Former College Football Coach Indicted in $80 Million Ponzi Scheme

Federal authorities unveiled criminal charges against the former University of Georgia football coach, alleging he scammed dozens of investors, including fellow coaches and former players, out of more than $80 million.  Jim Donnan, of Athens, Georgia, was charged in an eighty-five count indictment that also named his former business partner, Gregory L. Crabtree.  The criminal charges come less than a year after the U.S. Securities and Exchange Commission ("SEC") filed civil charges against the men.  Both men were released on $25,000 bond, and ordered to restrict their travel plans and surrender their passports.

Donnan and Crabtree operated GLC Limited ("GLC"), also known as Global Liquidation Center, which was formed in 2004 and purported to be in the wholesale liquidation business.  Beginning in 2007, the men solicited potential investors, promising short-term returns ranging from 50% to 200% from the purchase and resale of discontinued or damaged merchandise acquired from major retailers at a discount, which ranged from out-of-season toys, patio furniture, or holiday decorations.  Donnan was in charge of attracting investors, using his contacts from his previous tenure as head football coach of the University of Georgia to recruit fellow coaches and former players.  In total, nearly 100 investors contributed over $80 million to the scheme.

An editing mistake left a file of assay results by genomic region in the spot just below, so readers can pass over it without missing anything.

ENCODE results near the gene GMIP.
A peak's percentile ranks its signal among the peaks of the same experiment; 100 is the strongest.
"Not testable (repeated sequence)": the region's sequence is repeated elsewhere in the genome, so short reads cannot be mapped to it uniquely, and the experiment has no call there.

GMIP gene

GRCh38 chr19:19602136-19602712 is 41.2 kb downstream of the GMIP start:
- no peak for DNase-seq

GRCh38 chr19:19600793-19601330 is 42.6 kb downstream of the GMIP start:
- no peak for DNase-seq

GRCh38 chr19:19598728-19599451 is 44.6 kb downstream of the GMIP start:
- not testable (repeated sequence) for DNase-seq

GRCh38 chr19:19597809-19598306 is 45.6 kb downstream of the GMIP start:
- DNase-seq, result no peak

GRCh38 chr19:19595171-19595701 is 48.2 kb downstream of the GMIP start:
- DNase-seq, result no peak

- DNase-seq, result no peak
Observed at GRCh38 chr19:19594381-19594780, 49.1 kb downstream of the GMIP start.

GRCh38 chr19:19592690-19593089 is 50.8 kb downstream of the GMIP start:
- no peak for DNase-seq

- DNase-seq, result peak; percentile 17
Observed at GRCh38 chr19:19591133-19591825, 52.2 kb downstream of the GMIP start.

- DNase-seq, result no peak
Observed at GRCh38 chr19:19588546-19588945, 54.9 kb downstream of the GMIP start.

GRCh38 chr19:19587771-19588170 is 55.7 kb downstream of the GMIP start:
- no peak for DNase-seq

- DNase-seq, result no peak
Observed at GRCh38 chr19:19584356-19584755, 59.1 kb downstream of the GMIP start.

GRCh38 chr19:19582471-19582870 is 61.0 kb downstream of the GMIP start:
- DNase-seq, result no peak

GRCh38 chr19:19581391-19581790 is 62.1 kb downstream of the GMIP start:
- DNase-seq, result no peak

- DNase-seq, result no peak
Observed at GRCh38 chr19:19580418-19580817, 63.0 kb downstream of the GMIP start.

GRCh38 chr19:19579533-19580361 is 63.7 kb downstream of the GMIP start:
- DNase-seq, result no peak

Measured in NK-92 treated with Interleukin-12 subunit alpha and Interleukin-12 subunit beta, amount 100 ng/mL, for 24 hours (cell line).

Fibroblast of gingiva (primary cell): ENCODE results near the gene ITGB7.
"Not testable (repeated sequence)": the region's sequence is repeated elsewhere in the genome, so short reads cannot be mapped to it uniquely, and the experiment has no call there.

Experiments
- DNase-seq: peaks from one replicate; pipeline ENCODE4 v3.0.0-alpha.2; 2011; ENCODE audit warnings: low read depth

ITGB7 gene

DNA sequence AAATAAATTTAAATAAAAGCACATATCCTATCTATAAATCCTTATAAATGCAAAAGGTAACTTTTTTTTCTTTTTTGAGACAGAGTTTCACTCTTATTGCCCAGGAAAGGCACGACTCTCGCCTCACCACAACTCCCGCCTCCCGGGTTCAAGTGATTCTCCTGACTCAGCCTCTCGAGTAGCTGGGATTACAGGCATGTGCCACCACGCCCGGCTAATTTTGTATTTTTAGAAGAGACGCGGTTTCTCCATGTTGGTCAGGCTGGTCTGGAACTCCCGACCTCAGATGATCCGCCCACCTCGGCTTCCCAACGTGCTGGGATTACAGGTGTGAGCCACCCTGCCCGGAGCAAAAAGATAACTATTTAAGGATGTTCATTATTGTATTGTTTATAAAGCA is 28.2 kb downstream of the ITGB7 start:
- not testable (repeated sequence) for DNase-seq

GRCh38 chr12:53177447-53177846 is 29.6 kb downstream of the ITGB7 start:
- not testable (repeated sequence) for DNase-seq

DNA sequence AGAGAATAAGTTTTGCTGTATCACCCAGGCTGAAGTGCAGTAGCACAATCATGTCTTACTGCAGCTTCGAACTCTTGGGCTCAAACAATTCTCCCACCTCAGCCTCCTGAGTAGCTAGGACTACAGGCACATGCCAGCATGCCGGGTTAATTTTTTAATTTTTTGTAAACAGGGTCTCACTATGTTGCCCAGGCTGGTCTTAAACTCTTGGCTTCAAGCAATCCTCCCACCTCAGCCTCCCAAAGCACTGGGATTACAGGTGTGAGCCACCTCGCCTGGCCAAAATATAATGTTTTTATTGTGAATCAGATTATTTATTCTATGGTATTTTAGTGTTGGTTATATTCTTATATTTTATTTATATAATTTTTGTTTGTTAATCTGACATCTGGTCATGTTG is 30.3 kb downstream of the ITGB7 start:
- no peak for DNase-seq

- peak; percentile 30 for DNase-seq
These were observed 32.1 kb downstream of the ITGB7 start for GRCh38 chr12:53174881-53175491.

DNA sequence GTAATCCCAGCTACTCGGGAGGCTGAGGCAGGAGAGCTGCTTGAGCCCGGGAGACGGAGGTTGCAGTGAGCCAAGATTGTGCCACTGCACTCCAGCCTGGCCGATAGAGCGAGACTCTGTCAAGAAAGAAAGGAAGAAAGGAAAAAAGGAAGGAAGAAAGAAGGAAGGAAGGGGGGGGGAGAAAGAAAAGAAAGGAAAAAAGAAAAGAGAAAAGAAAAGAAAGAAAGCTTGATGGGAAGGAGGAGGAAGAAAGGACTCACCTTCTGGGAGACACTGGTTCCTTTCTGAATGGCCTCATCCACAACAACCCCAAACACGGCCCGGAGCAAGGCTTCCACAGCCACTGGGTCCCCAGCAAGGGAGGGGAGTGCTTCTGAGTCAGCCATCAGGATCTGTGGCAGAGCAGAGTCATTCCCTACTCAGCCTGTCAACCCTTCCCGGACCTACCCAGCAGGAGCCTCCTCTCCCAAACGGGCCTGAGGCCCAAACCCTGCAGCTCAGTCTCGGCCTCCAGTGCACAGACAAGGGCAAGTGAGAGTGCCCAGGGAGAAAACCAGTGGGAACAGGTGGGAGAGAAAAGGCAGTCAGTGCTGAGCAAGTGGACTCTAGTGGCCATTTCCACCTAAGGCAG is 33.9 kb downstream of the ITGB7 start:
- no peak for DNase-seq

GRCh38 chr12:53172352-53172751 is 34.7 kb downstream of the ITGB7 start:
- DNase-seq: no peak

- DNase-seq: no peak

However, out of the $80 million raised from investors, slightly more than 10% was used to purchase merchandise for resale, and the company booked less than $6 million in total sales.  The remainder, or nearly $64 million, was used to make payments of purported interest and principal redemptions to investors.  Crabtree and Donnan also misappropriated millions of dollars of investor funds, with Crabtree profiting by approximately $1.6 million and Donnan taking home more than $13 million on an initial $4.7 million investment.  Donnan's family is also said to have profited by over $1 million from the scheme.  When GLC began falling behind on interest payments, a group of investors obtained the appointment of a Restructuring Officer, who discovered the fraud and, in February 2011, caused GLC to file a voluntary bankruptcy petition.  Donnan and his wife also filed for personal bankruptcy following increasing claims from GLC victims.

According to Donnan's attorney, the failed business venture wiped Donnan out financially, but maintained that "there is no criminal intention here."  

Donnan enjoyed a storied career in college football, leading Marshall to a national championship and later being inducted to the College Football Hall of Fame.